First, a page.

Deputy McConalogue told that school jobs cuts won’t be reversed

first_img Pinterest NPHET ‘positive’ on easing restrictions – Donnelly By News Highland – December 14, 2011 Three factors driving Donegal housing market – Robinson WhatsApp WhatsApp Deputy McConalogue told that school jobs cuts won’t be reversed Google+ The Government will not be reversing it’s decision to remove 428 posts allocated to disadvantaged schools around the country.The rules on class sizes under the Delivering Equality of Opportunity in Schools programme  are to be changed and will see disadvantaged schools class sizes increase to 22 pupils.In the Dail last night Donegal North-East Deputy, Charlie McConalogue called on the Government to reverse their decision.He says as a result of this decision, many schools in Donegal would suffer:[podcast]http://www.highlandradio.com/wp-content/uploads/2011/12/cmcc830teachers.mp3[/podcast]But the Education Minister Ruari Quinn said the decision couldnt be reversed.He said a number of teaching posts would be held in reserve to reduce the impact to schools most acutely affected.And he said the Department of Education would examine staffing arrangements on a case by case basis to ensure the changes to staffing arrangements would be minimised as much as possible:[podcast]http://www.highlandradio.com/wp-content/uploads/2011/12/quinn830teachers.mp3[/podcast] Twitter Facebook RELATED ARTICLESMORE FROM AUTHORcenter_img Pinterest Help sought in search for missing 27 year old in Letterkenny Previous articleHighest ever wave in Irish waters recorded off DonegalNext articleEircom fails to answer Letterkenny Council’s calls News Highland 448 new cases of Covid 19 reported today Google+ Facebook Twitter Newsx Adverts Calls for maternity restrictions to be lifted at LUH Guidelines for reopening of hospitality sector publishedlast_img read more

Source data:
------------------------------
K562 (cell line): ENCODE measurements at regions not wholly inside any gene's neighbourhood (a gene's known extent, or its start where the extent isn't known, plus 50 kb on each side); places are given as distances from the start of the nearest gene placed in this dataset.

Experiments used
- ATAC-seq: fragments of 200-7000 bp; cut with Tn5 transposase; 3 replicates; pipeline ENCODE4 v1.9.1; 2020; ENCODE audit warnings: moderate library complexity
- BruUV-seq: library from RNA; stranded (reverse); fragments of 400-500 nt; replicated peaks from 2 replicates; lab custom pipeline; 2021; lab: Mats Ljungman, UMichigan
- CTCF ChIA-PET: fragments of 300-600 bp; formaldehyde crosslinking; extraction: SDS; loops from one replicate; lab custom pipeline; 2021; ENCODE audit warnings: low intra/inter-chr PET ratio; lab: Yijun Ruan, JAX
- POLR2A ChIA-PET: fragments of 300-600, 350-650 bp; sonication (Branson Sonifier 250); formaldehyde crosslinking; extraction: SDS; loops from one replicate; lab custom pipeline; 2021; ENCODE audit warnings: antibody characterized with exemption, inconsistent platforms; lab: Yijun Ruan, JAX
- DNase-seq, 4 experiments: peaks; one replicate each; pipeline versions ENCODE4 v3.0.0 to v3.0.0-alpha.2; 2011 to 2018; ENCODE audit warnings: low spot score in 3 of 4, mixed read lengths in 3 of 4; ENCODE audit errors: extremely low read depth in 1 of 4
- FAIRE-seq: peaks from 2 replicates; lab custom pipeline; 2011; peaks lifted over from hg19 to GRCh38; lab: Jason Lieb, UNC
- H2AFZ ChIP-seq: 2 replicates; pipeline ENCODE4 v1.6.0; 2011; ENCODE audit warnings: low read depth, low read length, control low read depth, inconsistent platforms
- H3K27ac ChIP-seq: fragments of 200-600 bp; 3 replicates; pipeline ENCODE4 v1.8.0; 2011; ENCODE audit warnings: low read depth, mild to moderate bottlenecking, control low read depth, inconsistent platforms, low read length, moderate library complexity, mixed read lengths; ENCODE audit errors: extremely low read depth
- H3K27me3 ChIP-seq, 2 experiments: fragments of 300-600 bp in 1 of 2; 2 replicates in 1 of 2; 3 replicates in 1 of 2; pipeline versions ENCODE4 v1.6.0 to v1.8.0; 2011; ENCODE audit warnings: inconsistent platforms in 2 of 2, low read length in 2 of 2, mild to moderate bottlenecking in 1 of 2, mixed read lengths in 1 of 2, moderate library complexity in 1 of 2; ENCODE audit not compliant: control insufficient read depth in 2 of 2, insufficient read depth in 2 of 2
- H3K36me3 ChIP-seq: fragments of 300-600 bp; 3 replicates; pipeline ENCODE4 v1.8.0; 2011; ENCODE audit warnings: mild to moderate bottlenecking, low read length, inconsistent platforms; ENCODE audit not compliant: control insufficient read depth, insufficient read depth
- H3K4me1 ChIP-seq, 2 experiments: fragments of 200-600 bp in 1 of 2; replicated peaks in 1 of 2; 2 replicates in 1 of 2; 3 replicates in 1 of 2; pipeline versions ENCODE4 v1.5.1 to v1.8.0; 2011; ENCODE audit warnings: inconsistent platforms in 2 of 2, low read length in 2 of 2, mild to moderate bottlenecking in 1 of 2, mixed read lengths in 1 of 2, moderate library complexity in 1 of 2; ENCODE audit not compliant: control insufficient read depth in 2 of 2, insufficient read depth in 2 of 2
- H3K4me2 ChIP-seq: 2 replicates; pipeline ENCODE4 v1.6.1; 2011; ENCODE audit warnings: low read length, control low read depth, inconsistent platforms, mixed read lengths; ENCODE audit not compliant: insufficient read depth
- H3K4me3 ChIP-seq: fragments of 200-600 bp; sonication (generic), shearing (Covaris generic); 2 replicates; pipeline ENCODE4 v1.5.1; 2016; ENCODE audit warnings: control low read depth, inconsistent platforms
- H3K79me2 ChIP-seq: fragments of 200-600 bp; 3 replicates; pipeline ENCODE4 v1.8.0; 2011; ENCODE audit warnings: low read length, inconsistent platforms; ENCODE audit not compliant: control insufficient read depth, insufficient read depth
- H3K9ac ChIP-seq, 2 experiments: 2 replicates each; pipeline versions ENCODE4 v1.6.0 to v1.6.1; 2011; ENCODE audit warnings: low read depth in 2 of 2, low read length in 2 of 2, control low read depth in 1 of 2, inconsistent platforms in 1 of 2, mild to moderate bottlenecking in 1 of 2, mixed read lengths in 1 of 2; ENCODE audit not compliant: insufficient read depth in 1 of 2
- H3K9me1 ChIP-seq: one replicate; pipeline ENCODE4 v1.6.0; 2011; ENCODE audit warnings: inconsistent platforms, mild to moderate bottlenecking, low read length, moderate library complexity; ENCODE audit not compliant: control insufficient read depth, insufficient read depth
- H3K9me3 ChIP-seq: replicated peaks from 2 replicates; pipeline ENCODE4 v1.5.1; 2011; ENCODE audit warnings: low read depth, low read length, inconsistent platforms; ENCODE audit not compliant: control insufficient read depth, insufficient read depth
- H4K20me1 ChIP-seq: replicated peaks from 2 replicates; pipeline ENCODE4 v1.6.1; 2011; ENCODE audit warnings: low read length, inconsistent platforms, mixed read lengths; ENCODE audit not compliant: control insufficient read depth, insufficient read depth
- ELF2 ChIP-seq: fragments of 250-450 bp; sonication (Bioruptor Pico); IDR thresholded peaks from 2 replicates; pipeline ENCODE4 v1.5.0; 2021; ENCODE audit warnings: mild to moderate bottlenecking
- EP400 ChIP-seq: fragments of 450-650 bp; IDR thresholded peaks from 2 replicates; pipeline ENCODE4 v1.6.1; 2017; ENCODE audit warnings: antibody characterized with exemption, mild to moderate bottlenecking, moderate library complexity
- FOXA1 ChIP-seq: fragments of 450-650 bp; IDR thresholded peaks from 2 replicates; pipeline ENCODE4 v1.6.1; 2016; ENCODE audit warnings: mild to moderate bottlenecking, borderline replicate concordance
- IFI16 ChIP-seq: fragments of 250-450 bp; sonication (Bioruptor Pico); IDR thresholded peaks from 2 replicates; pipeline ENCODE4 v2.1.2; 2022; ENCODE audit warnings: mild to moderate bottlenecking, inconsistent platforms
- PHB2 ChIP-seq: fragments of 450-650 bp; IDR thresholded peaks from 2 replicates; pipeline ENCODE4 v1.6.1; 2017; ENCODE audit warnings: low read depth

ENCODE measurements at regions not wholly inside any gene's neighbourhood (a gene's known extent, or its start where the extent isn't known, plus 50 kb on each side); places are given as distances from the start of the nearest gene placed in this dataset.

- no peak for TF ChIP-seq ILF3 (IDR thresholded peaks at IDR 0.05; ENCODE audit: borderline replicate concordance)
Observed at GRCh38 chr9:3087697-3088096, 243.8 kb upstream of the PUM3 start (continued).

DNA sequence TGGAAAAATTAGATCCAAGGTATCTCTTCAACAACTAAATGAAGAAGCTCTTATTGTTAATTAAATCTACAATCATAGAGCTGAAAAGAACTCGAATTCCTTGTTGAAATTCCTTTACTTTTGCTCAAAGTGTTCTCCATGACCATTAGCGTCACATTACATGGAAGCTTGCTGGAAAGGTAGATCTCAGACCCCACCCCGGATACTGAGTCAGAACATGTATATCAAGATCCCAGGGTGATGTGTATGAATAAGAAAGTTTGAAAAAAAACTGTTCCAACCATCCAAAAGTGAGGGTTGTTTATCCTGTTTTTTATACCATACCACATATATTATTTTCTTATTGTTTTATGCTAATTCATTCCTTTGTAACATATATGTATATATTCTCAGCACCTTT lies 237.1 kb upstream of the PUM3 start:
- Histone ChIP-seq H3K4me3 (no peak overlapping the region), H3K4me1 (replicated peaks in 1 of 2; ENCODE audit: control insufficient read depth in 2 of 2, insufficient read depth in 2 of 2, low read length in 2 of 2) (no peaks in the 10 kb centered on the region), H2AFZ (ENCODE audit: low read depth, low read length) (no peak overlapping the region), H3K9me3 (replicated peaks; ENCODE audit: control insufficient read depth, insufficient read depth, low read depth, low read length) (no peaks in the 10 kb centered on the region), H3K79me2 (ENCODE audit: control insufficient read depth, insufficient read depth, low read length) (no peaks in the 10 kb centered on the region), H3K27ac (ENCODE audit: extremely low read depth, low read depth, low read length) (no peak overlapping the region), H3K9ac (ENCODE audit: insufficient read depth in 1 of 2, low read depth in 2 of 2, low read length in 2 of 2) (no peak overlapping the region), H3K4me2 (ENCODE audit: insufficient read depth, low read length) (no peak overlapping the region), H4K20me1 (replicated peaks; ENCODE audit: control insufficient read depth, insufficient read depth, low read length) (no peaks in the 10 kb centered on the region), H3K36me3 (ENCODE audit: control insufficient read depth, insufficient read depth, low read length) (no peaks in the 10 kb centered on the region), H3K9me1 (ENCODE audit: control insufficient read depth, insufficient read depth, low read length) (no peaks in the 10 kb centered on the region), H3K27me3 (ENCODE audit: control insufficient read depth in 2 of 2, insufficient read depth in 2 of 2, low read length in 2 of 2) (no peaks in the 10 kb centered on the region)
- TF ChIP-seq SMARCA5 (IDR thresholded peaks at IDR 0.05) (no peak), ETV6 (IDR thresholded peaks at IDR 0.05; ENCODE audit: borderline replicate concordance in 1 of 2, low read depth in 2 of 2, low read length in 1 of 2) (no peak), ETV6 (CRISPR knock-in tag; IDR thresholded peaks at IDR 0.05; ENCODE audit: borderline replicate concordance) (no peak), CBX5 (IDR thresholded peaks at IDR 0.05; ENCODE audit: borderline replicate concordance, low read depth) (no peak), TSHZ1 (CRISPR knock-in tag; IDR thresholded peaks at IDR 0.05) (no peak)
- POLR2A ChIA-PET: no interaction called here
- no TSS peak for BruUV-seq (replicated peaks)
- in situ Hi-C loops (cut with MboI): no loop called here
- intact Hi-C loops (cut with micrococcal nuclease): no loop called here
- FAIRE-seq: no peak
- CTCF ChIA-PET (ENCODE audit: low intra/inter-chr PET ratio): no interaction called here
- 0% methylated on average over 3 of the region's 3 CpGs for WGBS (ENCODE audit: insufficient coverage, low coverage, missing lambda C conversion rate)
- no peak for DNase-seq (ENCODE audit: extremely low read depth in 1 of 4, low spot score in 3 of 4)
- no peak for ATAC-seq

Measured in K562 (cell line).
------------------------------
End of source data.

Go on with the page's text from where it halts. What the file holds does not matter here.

Trophodynamics of Protomyctophum (Myctophidae) in the Scotia Sea (Southern Ocean)

first_imgThis study investigated spatial and temporal patterns in distribution, population structure and diet of Bolin’s lanternfish Protomyctophum bolini, Tenison’s lanternfish Protomyctophum tenisoni and gaptooth lanternfish Protomyctophum choriodon in the Scotia Sea using data collected by midwater trawl during spring, summer and autumn. Protomyctophum bolini was the most abundant species of the genus encountered throughout the Scotia Sea with the greatest concentrations occurring around the Antarctic Polar Front (APF). This species had a life cycle of 2+ years, but spatial differences in population structure were apparent as the I-group was absent from all regions south of the APF, suggesting that the species does not recruit in the Scotia Sea. Protomyctophum tenisoni occurred mostly in waters characteristic of the APF and was absent from the southern Scotia Sea. It had a limited size range, but there was clear size-related sexual dimorphism with males significantly larger than females. The species had a life cycle of c. 2 years, but the I-group (c. 1 year old, 1 November to 31 October the next year) occurred only in regions close to the APF suggesting that recruitment is restricted to these waters. A seasonal southward migration for P. choriodon is likely as the species occurred mostly to the south-west of South Georgia in summer, but extended to the sea-ice sectors in autumn. Protomyctophum choriodon had a life cycle of 4+ years in the Scotia Sea and the population was dominated by age classes >3 years old. Larval stages were absent during the surveys for all species. Diurnal variations in vertical distribution were apparent for all three species. Interspecific variations in diet were evident, but all species were primarily copepod feeders, with Metridia spp., Rhincalanus gigas and Calanus simillimus generally dominating their diet. Small euphausiids, principally Thysanoessa spp., were also an important component of their diets, particularly for P. choriodon which had the largest body size. The spatial and temporal variations in diet for both P. bolini and P. tenisoni were broadly consistent with underlying abundance patterns within the mesozooplankton community.last_img read more